Jason Taylor thinks 95 percent of former players would do it again

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Lost in the recent soul-searching regarding whether current and former players would allow their children to play football is whether the current and former players would do it all over again.

Former NFL defensive player of the year Jason Taylor believes that, for 95 percent of all former players, the answer would be, “Yes.”

That’s what Taylor told Joe Rose of WQAM in Miami earlier this morning, as part of a wide-ranging and thought-provoking appearance.

If anything, Taylor’s number may be low.

Taylor’s comments come at a time when guard Jacob Bell walked away from the sport after eight years, due in part to concerns regarding head injuries.  “It’s a blessing to be able to retire and walk away on my own instead of being forced out of it,” Bell recently told Ian Rapoport of NFL Network.  “Think about what the guys are going through.  Everybody wants to make the money, but what are you really sacrificing?  If they tell you we’re going to take your brain and whack it with a baseball bat, but we’ll give you a couple million bucks, how many people would really do that? . . .  I compare us to modern-day gladiators.  We’re giving our lives to the game of football for a price.”

Bell’s point is a great one — but the real question is whether he’d do it again.  It’s one thing to walk away after reaching the one-year-veteran-minimum stage of a career.  It’s another to walk away when the Rams are dangling a six-year, $36 million deal, which they did — and which Bell signed — in 2008.

And it’s quite another to say truthfully that Bell never would have played pro football.

That’s a question that each of the concussion plaintiffs will have to answer at some point:  whether they would have refused to play if they had known everything players now know about concussions.  For any of the concussion plaintiffs who are willing to tell the truth, that could be fatal to their claim that the NFL failed to warn them of the risks.

11 responses to “Jason Taylor thinks 95 percent of former players would do it again

  1. Whats sad is that some former players are really hurt and suffering from prevous head injuries. Then there is the other group who blew their millions and now want to jump on the “money train” by joining in the court action.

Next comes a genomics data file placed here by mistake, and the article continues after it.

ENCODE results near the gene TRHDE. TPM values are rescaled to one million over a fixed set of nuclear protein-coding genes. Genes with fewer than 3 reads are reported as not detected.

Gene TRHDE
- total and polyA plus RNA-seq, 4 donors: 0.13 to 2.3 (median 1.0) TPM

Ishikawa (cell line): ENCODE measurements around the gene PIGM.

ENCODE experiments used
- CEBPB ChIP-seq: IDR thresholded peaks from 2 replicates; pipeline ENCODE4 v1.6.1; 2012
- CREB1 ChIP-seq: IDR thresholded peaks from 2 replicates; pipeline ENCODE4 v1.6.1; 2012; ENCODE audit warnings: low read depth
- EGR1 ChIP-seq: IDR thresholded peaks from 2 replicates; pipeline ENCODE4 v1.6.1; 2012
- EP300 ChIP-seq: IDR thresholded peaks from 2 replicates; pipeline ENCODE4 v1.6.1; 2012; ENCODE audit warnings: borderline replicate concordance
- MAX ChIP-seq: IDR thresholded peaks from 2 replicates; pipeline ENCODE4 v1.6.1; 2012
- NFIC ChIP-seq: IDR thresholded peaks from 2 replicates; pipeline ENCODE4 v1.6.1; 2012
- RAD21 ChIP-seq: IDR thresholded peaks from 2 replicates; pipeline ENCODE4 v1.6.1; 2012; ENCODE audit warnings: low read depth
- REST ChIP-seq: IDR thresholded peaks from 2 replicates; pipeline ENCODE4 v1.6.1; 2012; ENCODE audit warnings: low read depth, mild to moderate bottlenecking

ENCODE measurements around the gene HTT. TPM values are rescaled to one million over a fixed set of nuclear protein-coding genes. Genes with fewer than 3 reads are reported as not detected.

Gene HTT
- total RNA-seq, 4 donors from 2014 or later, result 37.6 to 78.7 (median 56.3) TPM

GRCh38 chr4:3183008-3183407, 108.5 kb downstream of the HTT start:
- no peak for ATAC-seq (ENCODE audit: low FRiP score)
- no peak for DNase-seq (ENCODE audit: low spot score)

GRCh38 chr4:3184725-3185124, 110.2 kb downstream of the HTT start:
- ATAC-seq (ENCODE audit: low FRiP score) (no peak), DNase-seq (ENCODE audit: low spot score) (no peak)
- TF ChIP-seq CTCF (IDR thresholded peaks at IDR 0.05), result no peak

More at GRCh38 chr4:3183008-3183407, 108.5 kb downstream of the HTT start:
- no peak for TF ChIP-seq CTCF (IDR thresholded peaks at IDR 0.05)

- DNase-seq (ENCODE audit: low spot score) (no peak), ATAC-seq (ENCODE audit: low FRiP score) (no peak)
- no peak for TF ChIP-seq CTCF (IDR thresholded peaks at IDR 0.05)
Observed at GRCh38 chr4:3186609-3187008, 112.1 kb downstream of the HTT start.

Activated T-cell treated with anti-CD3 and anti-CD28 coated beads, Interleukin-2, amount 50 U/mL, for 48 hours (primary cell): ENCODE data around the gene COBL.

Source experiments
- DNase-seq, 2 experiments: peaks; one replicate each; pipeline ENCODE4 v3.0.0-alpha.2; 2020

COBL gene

2. Every single player made a choice. The old-timers did not get paid like the players of today but the choice was the same. They chose to play football for a living (although for some it was supplemental income) and now they want additional compensation. It is ridiculous and a simple money-grab. It would be similar to veterans suing the military (I know they can’t legally do it) because they were never told that combat is inherently dangerous. That is an absurd argument made to show the absurdity of the law suits that are sprouting like weeds throughout the NFL landscape. It is a shame. These players are going to kill the sport of football as we know it. I wish the NFL could put a liability waiver or similar clause in each contract.

  3. Thank you JT for saying what had to be said……That is what is so infuriating about these lawsuits. Players are suing on the basis that they did not have all of the information yet had they been given the information they all would have made the same choices. These lawsuits are just a blatant money grab.

  4. I still find it funny that those players, playing in the NFL a collision sport, claim that the NFL failed to warn them of the risks.

  5. He’s 100% right. In fact, I bet more than 95% of players would do it all over again.

    That’s what makes these concussion lawsuits so sickening. These players voluntarily chose to play an inherently violent game, and if given the opportunity, would indeed do it all again.

    Yet somehow those same hypocritical nuts turn around and sue the league and the owners that made them millionaires. I’m sorry, I may be an extremely bitter man due to my monotonous desk job, wishing on a shooting star that I could have had the opportunity to be a pro-athlete, but I have absolutely zero sympathy for the players who file these lawsuits.

  6. Matt Chatham responded to this link’s headline on Twitter by saying “…and the other 5% are lying.” I bet he’s right.

    I don’t begrudge them their money because of what they go through and because I am a capitalist. But unless they can prove the NFL deliberately withheld information they had about certain dangers like concussions, they should have no grounds for suits.

    Dustin Fox who played for Philly and who is a local (Cleveland) sports radio guy even said he refused to wear the concussion safer helmets because they weren’t cool looking. His perspective is different today, but the fact remains that if you as a player didn’t take advantage of better safety equipment how can you sue the NFL with a straight face? It’s insane.

  7. And who are the current and former players? Violent brute bullies who don’t know any better, who couldn’t do anything else in life, trained and programmed to make themselves insane with never-ending hits to the head. These players are victims of a brutish culture led by the American people who want to see brutal hits and injuries every Sunday.

  8. …..You don’t see all these lawsuits in rugby,as a football fan..it’s quiet imbarrassing.

  9. boxers take more blows to the head than anybody ,but u don’t see the majority of them suing DON KING OR THE WBO,WBC,

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